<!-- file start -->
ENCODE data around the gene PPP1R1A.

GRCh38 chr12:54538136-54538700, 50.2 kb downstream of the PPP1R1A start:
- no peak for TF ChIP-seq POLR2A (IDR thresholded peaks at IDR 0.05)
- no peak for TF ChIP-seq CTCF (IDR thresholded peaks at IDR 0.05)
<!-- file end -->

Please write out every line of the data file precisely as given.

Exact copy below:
ENCODE data around the gene PPP1R1A.

GRCh38 chr12:54538136-54538700, 50.2 kb downstream of the PPP1R1A start:
- no peak for TF ChIP-seq POLR2A (IDR thresholded peaks at IDR 0.05)
- no peak for TF ChIP-seq CTCF (IDR thresholded peaks at IDR 0.05)